Coming Soon to Bus Ads in Jerusalem: Women

Canaan Media announced plans to run bus ads featuring women after years of deferring to Haredi pressure.

The women are coming back into the public sphere in Jerusalem. After several years in which the Canaan Media advertising agency, the concessionaire with rights to place ads on Egged buses, refused to place ads featuring women on buses running in the nation's capital. Now the company will launch an awareness campaign paid for the local NGO Yerushalmim with ads featuring photos of the women.

Over the years, Canaan caved into pressure from Haredi groups in the city by refusing to post ads depicting women. The company explained that it came to that decision after repeated vandalism by extremist groups in the city that damaged buses and caused serious economic losses to Canaan Media and its advertising clients.

Eight months ago, the NGO Yerushalmim petitioned Israel's High Court to force Canaan to run ads containing photos of women in its bus advertisements. In the government's official position submitted to the High Court in June, the government stated its belief that the company should be obligated to advertise women's photos despite the financial damage it might incur as a result. Canaan responded by stating that it would study the government's response. However even before the High Court has issued its ruling on the matter, the company has announced that it will promote a new ad campaign on municipal buses featuring women.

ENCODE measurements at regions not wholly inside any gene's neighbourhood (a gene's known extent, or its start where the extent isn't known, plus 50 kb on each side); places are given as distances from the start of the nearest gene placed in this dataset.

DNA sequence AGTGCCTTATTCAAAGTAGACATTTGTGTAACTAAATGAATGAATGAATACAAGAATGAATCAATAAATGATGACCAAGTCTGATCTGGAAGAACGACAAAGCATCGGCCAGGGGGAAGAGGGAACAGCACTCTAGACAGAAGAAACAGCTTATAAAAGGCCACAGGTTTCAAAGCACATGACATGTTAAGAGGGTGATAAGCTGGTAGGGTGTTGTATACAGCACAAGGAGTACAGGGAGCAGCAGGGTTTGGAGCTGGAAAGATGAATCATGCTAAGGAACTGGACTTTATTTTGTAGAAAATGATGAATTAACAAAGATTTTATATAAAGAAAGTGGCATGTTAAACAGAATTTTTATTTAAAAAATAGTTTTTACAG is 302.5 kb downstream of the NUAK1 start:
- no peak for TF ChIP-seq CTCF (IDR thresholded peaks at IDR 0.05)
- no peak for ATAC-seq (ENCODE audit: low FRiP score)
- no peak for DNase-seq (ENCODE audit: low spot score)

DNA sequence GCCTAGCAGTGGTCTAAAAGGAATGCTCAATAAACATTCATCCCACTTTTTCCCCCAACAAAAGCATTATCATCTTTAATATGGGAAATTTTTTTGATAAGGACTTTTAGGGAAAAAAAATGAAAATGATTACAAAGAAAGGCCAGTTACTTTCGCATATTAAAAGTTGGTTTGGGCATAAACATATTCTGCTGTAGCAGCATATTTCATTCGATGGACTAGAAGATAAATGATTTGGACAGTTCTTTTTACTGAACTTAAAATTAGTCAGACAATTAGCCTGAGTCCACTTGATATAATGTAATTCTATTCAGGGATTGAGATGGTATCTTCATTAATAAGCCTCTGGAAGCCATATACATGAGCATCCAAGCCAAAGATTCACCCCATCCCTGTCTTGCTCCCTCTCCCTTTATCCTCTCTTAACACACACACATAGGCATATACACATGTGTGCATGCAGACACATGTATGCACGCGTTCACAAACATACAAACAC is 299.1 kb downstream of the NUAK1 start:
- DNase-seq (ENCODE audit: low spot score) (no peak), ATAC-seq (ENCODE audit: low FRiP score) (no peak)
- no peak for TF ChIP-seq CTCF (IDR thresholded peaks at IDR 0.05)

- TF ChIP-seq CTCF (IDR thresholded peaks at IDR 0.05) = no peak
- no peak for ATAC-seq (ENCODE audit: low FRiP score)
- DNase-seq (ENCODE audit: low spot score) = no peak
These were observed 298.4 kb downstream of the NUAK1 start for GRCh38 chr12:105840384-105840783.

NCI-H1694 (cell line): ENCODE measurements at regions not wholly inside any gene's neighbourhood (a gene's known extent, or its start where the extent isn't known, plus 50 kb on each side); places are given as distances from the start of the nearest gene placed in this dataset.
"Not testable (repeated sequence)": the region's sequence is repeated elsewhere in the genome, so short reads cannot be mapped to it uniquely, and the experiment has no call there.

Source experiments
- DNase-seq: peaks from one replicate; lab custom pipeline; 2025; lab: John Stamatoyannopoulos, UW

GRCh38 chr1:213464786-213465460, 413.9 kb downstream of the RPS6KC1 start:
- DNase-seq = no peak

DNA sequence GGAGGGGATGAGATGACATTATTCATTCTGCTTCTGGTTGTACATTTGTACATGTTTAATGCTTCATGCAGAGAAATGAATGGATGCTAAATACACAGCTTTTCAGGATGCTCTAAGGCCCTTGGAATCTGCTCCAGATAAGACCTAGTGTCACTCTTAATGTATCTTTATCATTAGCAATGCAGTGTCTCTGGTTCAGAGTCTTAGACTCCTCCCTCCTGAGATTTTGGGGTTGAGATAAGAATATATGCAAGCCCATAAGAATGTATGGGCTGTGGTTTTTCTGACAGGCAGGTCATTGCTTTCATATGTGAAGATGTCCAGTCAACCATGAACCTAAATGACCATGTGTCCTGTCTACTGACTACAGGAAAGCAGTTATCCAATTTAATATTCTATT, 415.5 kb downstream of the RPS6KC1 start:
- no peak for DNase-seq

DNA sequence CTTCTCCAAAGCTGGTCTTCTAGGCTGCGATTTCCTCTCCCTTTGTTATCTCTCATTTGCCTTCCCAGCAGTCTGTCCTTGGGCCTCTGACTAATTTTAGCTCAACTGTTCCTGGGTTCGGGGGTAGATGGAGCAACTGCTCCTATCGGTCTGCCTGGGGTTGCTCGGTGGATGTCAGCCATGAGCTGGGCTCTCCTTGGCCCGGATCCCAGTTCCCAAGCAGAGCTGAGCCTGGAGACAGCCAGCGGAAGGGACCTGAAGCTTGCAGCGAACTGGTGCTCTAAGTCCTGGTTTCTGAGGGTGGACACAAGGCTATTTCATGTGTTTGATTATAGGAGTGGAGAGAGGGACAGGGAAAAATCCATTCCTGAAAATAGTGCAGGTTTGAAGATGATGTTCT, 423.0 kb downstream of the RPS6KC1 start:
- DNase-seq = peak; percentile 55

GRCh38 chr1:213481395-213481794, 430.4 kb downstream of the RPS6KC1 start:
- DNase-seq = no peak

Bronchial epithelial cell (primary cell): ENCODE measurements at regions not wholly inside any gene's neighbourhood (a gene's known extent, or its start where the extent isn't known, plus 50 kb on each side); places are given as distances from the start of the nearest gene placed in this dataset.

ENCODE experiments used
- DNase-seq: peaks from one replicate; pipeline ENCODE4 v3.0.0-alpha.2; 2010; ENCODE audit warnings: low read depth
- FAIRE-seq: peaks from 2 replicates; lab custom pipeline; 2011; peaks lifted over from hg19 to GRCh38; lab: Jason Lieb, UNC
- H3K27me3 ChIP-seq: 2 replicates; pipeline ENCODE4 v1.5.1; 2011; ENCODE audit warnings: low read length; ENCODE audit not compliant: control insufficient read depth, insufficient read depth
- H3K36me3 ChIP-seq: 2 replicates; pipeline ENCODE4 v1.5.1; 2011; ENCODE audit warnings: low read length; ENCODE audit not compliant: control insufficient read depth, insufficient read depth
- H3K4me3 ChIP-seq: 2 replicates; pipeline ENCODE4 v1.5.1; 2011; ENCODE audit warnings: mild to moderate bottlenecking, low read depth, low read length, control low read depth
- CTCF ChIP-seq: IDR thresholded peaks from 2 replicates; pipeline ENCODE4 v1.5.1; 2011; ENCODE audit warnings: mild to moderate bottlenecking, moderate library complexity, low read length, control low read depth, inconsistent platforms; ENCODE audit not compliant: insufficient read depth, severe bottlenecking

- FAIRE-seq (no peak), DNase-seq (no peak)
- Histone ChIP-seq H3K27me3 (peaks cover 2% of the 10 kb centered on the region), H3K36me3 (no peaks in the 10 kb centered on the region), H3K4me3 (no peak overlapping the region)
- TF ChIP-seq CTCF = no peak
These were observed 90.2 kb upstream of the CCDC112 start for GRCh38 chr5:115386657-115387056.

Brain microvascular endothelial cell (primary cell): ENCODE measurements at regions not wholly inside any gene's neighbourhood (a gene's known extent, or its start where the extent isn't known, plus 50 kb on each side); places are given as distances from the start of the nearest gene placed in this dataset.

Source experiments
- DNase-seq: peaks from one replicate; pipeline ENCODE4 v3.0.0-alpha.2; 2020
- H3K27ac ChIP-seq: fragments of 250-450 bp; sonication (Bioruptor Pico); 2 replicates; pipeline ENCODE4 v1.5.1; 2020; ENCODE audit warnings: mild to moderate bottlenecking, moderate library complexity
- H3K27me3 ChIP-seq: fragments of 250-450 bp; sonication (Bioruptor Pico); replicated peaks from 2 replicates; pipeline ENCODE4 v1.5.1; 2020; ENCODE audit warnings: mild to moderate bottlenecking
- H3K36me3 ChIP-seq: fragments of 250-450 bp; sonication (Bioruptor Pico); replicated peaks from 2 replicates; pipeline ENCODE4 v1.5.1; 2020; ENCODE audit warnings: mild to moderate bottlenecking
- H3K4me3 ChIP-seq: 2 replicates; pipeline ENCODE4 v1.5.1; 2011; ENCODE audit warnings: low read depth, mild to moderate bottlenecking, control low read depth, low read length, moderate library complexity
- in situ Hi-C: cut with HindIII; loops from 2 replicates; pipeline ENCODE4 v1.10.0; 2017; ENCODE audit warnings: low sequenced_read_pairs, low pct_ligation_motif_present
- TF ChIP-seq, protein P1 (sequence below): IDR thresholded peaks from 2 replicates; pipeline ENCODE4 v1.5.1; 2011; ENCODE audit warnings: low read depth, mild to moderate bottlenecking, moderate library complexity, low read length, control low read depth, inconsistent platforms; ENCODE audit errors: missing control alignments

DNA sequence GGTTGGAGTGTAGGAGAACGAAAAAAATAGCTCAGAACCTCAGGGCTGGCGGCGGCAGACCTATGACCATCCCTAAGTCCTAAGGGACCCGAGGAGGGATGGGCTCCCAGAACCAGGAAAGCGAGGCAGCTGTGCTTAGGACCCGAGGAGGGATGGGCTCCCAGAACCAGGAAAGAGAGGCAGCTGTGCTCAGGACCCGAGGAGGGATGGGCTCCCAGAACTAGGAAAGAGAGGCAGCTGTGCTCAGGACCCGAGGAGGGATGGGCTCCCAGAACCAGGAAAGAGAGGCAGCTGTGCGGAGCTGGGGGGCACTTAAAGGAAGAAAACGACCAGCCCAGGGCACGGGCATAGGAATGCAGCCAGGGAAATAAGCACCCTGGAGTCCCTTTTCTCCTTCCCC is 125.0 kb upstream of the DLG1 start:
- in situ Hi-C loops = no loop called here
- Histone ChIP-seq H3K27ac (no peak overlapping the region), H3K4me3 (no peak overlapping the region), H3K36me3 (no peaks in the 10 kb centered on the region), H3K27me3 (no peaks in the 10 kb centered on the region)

"In light of the government's position, we have accepted the request to run the present ad campaign in the hope that the acts of vandalism that occurred in the past and caused serious financial damage to the company will not reoccur," said Canaan CEO Ohad Gibli. "Canaan is a company that respects the feelings of all groups within society – secular as well as religious, and we hope that the public in Jerusalem will display tolerance and sensitivity towards each other."

The Yerushalmim NGO welcomed Canaan's decision.

"This is an important day for all those concerned about Jerusalem about the future of the State of Israel as a place where equality between men and women is viewed as an irrevocable value," said Yerushalmim CEO Rabbi Uri Ayalon.

Ayalon added that the movement negotiated with Canaan over the past three weeks. "We expect to see all photos that were sent to Canaan [on the advertisements]," Ayalon said.    

A gender-segregated bus in Israel.
Emil Salman
Women / Egged
Eliyahu Hershkovitz